To understand what happens in the brain when a person reads or considers such abstract ideas as love or justice, Princeton researchers have for the first time matched images of brain activity with categories of words related to the concepts a person is thinking about. The results could lead to a better understanding of how people consider meaning and context when reading or thinking.
The researchers report in the journal Frontiers in Human Neuroscience that they used functional magnetic resonance imaging (fMRI) to identify areas of the brain activated when study participants thought about physical objects such as a carrot, a horse or a house. The researchers then generated a list of topics related to those objects and used the fMRI images to determine the brain activity that words within each topic shared. For instance, thoughts about “eye” and “foot” produced similar neural stirrings as other words related to body parts.
Once the researchers knew the brain activity a topic sparked, they were able to use fMRI images alone to predict the subjects and words a person likely thought about during the scan. This capability to put people’s brain activity into words provides an initial step toward further exploring themes the human brain touches upon during complex thought.
“The basic idea is that whatever subject matter is on someone’s mind — not just topics or concepts, but also emotions, plans or socially oriented thoughts — is ultimately reflected in the pattern of activity across all areas of his or her brain,” said the team’s senior researcher, Matthew Botvinick, an associate professor in Princeton’s Department of Psychology and in the Princeton Neuroscience Institute.
“The long-term goal is to translate that brain-activity pattern into the words that likely describe the original mental ‘subject matter,’” Botvinick said. “One can imagine doing this with any mental content that can be verbalized, not only about objects, but also about people, actions and abstract concepts and relationships. This study is a first step toward that more general goal.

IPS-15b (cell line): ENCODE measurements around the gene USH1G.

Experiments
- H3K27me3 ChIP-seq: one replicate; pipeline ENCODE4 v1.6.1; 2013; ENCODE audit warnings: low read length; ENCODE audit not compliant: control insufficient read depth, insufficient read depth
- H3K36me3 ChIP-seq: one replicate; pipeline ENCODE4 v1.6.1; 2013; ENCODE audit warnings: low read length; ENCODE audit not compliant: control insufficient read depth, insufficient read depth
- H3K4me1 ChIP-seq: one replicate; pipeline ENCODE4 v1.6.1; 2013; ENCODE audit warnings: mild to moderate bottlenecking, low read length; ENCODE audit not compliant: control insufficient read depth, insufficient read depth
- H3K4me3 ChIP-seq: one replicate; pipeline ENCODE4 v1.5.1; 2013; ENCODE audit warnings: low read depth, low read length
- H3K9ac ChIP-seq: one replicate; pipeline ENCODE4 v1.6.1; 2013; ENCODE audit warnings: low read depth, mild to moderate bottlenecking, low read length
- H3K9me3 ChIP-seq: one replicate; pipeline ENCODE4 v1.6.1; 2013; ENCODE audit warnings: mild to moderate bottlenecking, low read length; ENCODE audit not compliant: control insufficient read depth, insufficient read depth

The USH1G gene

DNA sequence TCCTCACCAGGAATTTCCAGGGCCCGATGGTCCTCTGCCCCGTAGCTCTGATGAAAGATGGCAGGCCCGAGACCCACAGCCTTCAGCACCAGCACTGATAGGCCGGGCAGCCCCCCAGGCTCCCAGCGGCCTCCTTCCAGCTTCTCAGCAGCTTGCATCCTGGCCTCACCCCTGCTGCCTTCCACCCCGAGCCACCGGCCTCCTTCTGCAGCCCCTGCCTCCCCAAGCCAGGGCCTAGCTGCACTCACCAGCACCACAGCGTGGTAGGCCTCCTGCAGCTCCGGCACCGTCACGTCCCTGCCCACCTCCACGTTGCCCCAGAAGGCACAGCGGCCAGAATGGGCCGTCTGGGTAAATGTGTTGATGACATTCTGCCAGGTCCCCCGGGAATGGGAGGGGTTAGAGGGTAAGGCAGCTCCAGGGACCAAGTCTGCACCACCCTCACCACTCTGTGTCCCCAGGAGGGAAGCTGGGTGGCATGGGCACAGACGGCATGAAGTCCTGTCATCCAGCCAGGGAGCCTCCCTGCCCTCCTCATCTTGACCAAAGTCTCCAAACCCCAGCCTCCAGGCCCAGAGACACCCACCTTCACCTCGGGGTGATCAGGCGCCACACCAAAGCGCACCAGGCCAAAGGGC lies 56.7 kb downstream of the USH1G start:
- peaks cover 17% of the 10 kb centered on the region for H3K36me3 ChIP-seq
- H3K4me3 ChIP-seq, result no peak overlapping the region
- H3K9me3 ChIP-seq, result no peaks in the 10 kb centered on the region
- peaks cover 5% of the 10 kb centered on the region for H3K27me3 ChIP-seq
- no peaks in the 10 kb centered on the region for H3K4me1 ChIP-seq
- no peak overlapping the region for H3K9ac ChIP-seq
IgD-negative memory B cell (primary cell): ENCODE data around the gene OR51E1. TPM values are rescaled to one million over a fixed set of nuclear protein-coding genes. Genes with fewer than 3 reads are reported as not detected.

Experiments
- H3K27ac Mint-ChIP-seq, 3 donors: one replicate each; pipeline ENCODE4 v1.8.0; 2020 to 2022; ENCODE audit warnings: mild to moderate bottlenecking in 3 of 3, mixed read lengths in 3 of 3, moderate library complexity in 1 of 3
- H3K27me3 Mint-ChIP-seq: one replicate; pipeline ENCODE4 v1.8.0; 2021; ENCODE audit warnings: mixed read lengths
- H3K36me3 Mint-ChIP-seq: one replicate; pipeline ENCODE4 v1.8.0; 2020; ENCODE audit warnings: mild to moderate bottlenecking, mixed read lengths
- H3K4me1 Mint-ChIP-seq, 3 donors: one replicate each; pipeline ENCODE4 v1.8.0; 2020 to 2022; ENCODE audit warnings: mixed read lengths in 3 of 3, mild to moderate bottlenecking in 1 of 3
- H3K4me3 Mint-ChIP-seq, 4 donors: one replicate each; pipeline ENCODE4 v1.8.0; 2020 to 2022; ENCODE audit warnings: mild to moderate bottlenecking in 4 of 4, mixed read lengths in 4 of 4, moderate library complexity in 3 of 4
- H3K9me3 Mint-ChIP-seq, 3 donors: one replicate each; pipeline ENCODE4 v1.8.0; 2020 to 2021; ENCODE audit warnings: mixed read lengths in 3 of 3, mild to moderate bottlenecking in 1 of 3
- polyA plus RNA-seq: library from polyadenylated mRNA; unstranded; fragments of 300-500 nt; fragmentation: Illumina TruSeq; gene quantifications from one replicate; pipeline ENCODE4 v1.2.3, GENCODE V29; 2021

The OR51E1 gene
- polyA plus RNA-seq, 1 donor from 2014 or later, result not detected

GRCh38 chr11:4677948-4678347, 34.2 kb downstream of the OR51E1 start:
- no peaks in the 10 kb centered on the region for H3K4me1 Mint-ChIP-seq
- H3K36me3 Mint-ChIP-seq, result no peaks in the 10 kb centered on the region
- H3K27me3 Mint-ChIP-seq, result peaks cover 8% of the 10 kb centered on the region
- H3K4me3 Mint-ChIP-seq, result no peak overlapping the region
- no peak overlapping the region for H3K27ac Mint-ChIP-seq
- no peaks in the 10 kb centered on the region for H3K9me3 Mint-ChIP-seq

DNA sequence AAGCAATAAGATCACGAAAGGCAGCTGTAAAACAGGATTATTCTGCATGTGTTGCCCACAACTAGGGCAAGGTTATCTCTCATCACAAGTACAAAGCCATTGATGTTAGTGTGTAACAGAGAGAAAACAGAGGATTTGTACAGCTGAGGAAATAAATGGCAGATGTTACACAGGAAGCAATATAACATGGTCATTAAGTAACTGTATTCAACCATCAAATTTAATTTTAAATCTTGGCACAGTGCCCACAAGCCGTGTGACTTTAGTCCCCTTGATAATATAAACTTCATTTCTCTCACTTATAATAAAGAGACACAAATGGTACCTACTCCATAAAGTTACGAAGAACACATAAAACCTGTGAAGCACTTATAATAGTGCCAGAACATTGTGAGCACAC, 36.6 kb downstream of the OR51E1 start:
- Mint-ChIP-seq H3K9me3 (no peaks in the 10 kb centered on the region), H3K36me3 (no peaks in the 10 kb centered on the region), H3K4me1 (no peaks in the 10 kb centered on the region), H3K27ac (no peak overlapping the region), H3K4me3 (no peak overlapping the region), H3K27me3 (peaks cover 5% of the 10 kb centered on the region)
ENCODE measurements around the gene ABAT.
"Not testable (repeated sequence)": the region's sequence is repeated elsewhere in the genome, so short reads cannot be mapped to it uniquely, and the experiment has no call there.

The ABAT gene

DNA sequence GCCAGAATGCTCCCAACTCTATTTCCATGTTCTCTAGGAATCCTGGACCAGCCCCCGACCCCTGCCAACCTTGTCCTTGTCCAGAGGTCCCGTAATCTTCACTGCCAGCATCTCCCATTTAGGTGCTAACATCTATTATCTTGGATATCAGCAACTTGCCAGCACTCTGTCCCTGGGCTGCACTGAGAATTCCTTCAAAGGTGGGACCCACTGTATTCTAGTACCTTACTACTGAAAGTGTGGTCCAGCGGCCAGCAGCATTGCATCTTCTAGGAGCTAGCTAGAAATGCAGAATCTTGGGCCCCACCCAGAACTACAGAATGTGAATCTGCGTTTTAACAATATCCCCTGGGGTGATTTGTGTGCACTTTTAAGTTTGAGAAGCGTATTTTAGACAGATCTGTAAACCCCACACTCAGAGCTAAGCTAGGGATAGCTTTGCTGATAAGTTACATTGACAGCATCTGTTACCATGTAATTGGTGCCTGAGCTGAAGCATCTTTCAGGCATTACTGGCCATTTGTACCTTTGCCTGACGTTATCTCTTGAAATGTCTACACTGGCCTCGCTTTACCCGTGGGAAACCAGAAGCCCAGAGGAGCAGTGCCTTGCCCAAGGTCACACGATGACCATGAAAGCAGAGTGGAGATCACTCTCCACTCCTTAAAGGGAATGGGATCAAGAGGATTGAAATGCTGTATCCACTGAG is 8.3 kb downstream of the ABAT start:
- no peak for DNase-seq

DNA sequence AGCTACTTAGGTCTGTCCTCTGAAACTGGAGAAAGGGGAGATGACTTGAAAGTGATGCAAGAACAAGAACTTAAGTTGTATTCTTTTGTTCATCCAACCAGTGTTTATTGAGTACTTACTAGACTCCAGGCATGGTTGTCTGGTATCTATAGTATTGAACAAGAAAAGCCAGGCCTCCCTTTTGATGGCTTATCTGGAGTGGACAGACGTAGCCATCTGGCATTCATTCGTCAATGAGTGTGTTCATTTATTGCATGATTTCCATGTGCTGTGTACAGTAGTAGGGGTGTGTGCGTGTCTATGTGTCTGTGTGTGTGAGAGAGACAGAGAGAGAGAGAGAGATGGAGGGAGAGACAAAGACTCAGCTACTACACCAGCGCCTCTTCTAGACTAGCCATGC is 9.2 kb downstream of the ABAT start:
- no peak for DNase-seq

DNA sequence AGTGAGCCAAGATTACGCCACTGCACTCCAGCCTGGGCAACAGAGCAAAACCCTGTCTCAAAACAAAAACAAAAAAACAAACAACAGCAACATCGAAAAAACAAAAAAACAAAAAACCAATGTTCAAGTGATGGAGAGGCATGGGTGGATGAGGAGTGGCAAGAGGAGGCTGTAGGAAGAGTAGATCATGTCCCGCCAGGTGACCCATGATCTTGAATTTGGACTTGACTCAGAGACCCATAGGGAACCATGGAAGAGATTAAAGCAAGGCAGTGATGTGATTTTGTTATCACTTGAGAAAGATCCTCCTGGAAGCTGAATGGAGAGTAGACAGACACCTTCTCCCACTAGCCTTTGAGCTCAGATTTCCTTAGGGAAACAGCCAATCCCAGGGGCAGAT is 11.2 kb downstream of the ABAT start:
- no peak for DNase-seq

“If we give way to unbridled speculation, one can imagine years from now being able to ‘translate’ brain activity into written output for people who are unable to communicate otherwise, which is an exciting thing to consider. In the short term, our technique could be used to learn more about the way that concepts are represented at the neural level — how ideas relate to one another and how they are engaged or activated.”
The research, which was published Aug. 23, was funded by a grant from the National Institute of Neurological Disease and Stroke, part of the National Institutes of Health.
Depicting a person’s thoughts through text is a “promising and innovative method” that the Princeton project introduces to the larger goal of correlating brain activity with mental content, said Marcel Just, a professor of psychology at Carnegie Mellon University. The Princeton researchers worked from brain scans Just had previously collected in his lab, but he had no active role in the project.
“The general goal for the future is to understand the neural coding of any thought and any combination of concepts,” Just said. “The significance of this work is that it points to a method for interpreting brain activation patterns that correspond to complex thoughts.”
Tracking the brain’s ‘semantic threads’
Largely designed and conducted in Botvinick’s lab by lead author and Princeton postdoctoral researcher Francisco Pereira, the study takes a currently popular approach to neuroscience research in a new direction, Botvinick said. He, Pereira and co-author Greg Detre, who earned his Ph.D. from Princeton in 2010, based their work on various research endeavors during the past decade that used brain-activity patterns captured by fMRI to reconstruct pictures that participants viewed during the scan.
“This ‘generative’ approach — actually synthesizing something, an artifact, from the brain-imaging data — is what inspired us in our study, but we generated words rather than pictures,” Botvinick said.
“The thought is that there are many things that can be expressed with language that are more difficult to capture in a picture. Our study dealt with concrete objects, things that are easy to put into a picture, but even then there was an interesting difference between generating a picture of a chair and generating a list of words that a person associates with ‘chair.’”
Those word associations, lead author Pereira explained, can be thought of as “semantic threads” that can lead people to think of objects and concepts far from the original subject matter yet strangely related.